Our insights - Henry Davis York

ICAC triumvirate to herald greater procedural fairness and transparency

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18 November 2016

In efforts to restructure the Independent Commission Against Corruption (ICAC), the Independent Commission Against Corruption Amendment Bill 2016 passed through the lower house and upper house of the NSW Parliament on 16 November 2016.

The amendments are to allow for additional safeguards and promote greater transparency.

The Bill is awaiting Assent and will commence on a date to be proclaimed.

What's new?

Changes to the structure, governance and management of the ICAC including:

  • Abolishing the office of Commissioner Latham. The office will be replaced by three members consisting of a Chief Commissioner and two other Commissioners. The Governor of NSW in consultation with the Chief Commissioner will appoint the other Commissioners for a term of up to 5 years. Commissioner Latham will need to reapply for the role of one of the Commissioners.
  • The Governor may also appoint Assistant Commissioners to assist the Commissioners in their work.

Changes to the ICAC's power to conduct a public inquiry. A public inquiry must now be authorised by the Chief Commissioner and at least one other Commissioner. Changes relating to procedural fairness during public inquiries. The ICAC must issue guidelines to ICAC staff and Counsel Assisting the ICAC to ensure procedural fairness for "affected persons" during public inquiries. The guidelines deal with:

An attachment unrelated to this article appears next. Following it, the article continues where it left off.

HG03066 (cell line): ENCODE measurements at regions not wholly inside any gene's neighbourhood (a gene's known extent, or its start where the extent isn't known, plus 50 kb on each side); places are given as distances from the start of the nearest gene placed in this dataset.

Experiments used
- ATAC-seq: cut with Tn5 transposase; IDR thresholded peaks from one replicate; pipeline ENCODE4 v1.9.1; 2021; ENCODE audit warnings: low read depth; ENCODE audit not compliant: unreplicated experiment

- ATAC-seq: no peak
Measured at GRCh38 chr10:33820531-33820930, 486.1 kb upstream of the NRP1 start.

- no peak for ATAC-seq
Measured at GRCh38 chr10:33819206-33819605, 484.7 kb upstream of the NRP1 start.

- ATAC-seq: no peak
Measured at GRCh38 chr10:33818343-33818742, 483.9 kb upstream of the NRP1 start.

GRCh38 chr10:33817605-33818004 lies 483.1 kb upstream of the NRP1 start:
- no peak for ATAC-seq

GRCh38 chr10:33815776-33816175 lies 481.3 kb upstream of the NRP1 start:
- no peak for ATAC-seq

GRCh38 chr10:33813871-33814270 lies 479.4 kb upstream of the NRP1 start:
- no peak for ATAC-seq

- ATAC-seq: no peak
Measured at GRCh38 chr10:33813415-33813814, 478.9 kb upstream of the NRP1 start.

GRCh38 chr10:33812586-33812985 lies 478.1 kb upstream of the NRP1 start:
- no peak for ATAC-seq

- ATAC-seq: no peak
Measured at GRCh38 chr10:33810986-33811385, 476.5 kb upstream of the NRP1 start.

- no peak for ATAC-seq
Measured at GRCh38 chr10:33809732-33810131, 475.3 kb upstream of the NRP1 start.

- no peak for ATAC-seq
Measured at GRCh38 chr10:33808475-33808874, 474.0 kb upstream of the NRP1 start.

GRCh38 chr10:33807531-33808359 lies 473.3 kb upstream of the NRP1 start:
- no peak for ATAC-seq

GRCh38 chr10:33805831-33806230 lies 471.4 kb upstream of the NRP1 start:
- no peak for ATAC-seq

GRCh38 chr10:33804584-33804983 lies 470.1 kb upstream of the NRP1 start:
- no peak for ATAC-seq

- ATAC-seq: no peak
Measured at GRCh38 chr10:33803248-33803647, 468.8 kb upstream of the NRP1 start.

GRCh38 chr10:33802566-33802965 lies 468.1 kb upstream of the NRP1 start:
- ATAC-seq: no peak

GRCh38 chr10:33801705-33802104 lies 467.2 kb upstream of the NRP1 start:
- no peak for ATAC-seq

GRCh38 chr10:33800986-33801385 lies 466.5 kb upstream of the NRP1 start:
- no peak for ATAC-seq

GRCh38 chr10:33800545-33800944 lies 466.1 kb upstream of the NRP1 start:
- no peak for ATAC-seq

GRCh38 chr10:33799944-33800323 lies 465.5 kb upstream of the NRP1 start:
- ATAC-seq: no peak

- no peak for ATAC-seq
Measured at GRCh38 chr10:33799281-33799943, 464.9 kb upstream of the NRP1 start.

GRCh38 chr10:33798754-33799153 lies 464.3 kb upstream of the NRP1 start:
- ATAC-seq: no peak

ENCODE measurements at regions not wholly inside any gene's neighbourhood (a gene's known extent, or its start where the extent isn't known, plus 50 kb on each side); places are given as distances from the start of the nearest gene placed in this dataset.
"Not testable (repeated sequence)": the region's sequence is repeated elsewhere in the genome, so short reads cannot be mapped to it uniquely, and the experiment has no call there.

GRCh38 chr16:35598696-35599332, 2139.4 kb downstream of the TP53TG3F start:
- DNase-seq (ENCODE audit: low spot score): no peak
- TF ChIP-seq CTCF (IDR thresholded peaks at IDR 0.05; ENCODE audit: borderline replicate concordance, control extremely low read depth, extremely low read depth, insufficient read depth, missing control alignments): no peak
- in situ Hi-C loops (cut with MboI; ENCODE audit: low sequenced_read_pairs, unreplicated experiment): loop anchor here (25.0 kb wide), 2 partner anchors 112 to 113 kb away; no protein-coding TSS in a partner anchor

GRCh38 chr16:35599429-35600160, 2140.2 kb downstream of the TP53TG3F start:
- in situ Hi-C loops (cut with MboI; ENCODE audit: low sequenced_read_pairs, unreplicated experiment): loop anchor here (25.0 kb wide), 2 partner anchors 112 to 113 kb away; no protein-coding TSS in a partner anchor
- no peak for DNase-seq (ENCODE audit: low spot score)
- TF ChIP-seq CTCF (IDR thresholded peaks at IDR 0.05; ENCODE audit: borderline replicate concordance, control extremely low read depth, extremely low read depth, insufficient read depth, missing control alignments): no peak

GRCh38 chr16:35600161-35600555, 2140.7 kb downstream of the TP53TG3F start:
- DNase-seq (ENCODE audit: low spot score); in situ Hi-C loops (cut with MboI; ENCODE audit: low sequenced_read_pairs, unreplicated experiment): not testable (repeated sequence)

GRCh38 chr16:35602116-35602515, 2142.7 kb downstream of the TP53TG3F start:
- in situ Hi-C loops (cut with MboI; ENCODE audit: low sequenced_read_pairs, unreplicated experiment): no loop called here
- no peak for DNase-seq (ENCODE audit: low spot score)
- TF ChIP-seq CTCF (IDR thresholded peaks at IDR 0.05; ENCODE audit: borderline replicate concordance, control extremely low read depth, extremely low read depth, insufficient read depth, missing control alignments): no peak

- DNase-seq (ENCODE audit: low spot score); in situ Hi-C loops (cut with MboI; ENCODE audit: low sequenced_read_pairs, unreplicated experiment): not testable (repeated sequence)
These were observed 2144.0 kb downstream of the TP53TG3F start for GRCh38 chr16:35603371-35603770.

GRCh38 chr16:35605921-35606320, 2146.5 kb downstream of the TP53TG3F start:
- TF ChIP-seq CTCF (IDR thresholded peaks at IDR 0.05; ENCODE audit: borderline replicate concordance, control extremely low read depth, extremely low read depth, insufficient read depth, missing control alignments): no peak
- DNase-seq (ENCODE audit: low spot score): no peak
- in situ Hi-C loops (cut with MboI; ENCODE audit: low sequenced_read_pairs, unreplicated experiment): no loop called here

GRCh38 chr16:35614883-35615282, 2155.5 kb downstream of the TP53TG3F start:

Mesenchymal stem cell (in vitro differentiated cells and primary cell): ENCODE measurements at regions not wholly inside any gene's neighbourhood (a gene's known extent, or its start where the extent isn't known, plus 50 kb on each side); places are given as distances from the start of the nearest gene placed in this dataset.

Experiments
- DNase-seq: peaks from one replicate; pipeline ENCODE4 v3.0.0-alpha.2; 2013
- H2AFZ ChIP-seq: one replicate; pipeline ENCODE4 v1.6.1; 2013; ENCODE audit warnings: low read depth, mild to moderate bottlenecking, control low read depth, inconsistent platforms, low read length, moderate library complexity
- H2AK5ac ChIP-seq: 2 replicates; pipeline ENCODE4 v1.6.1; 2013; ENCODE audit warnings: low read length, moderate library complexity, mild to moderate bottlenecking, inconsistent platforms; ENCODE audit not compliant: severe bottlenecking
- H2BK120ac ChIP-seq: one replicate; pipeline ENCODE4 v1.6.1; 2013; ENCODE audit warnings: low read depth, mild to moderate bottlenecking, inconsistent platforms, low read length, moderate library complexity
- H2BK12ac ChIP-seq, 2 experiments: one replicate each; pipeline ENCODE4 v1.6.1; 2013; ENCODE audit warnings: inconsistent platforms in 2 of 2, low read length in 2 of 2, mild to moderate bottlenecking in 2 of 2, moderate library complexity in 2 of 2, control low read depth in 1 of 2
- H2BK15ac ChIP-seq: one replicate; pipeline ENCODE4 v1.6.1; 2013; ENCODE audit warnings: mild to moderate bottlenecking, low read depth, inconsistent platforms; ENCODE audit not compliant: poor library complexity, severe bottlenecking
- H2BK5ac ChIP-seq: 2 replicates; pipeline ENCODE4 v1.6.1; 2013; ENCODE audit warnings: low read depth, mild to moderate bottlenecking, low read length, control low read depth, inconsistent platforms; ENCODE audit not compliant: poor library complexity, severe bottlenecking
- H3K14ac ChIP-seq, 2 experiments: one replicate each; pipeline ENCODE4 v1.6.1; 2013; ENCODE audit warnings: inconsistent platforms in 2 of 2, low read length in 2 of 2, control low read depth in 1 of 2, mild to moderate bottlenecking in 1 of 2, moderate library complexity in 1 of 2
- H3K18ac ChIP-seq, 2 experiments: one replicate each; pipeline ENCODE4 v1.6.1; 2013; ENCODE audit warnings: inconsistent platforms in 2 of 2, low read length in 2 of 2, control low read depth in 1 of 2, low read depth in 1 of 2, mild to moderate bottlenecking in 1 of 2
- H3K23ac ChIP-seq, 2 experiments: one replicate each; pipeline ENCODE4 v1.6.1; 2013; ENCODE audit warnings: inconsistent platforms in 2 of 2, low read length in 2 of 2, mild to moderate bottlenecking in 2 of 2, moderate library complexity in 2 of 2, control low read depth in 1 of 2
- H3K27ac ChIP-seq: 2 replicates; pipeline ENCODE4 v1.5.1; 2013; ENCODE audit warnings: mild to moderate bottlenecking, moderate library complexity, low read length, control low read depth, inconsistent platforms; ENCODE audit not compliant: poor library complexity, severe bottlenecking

• the investigation of evidence that might exculpate affected persons;
  • the disclosure of exculpatory or other relevant evidence to affected persons;
  • the opportunity to cross-examine witnesses as to their credibility; and
  • providing affected persons and other witnesses with access to relevant documents and time to prepare before giving evidence.

Changes relating to procedural fairness before the publication of adverse findings. The ICAC and the ICAC Inspector must give a person an opportunity to respond before including an adverse finding or adverse opinion about the person in a report.

Relevance for affected persons:

As the amendments emphasise procedural fairness, there may be a greater role for those giving evidence before the ICAC to:

  • ensure that exculpatory evidence is tendered;
  • ensure that individuals receive proper notice and relevant documents; and
  • preparing responses to proposed adverse finding or opinions.

Click here for more information on the Bill and explanatory notes.

Kathy Merrick

Partner

61 407 214 611

61 2 9947 6341

kathy.merrick@hdy.com.au

Stephen Gorry

Partner

61 417 028 380

61 2 9947 6577

stephen.gorry@hdy.com.au

Eric Herman

Special Counsel

61 2 9947 6165

eric.herman@hdy.com.au

Ben Wilford

Senior Associate

61 2 9947 6713

ben.wilford@hdy.com.au